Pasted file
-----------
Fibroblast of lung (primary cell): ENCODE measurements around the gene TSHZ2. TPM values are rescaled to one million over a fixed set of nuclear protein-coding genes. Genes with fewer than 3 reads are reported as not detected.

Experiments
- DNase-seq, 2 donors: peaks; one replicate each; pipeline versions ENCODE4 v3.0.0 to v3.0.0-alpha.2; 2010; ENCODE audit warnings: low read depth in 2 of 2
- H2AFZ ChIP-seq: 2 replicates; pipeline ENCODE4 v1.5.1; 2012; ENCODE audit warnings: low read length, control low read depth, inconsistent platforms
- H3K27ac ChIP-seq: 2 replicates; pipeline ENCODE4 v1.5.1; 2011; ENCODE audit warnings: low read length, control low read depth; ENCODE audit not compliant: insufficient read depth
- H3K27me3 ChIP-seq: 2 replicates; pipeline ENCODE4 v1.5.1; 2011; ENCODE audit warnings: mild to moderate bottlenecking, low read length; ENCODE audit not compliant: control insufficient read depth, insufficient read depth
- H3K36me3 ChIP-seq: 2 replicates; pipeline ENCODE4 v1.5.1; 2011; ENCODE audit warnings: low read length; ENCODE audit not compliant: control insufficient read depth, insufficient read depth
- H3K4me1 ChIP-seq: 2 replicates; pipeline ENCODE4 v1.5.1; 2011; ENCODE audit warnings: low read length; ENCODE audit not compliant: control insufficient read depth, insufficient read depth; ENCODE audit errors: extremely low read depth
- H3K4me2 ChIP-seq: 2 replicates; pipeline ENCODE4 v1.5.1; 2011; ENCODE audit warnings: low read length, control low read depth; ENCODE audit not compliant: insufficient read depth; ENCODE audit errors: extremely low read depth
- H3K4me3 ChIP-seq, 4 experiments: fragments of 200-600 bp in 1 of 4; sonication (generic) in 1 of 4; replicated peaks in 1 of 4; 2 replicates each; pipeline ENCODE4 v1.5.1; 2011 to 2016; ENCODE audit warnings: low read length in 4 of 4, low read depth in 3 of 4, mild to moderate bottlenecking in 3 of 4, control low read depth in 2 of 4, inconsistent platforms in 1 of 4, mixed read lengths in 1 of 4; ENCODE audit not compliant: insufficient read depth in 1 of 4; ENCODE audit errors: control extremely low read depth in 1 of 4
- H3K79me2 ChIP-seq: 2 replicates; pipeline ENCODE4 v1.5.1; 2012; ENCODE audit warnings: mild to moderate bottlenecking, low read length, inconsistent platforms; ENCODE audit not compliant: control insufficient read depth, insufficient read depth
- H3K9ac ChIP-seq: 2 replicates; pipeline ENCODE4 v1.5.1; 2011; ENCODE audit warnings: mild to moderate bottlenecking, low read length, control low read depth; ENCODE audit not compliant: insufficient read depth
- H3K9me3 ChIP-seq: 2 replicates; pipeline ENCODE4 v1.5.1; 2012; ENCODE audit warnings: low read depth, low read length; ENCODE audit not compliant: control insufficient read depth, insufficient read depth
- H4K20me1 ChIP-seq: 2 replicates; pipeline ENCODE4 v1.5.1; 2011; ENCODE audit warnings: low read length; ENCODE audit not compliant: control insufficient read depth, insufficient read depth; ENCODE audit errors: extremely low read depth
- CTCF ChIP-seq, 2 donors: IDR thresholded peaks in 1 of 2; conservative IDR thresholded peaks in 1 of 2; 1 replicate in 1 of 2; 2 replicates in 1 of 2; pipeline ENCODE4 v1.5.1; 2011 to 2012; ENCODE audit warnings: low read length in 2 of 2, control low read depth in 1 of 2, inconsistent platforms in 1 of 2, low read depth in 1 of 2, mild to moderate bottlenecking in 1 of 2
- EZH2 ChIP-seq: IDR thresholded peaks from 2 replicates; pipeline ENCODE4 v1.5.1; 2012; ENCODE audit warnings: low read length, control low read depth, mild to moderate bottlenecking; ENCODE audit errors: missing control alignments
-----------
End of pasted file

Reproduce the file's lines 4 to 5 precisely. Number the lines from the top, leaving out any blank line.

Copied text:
- H2AFZ ChIP-seq: 2 replicates; pipeline ENCODE4 v1.5.1; 2012; ENCODE audit warnings: low read length, control low read depth, inconsistent platforms
- H3K27ac ChIP-seq: 2 replicates; pipeline ENCODE4 v1.5.1; 2011; ENCODE audit warnings: low read length, control low read depth; ENCODE audit not compliant: insufficient read depth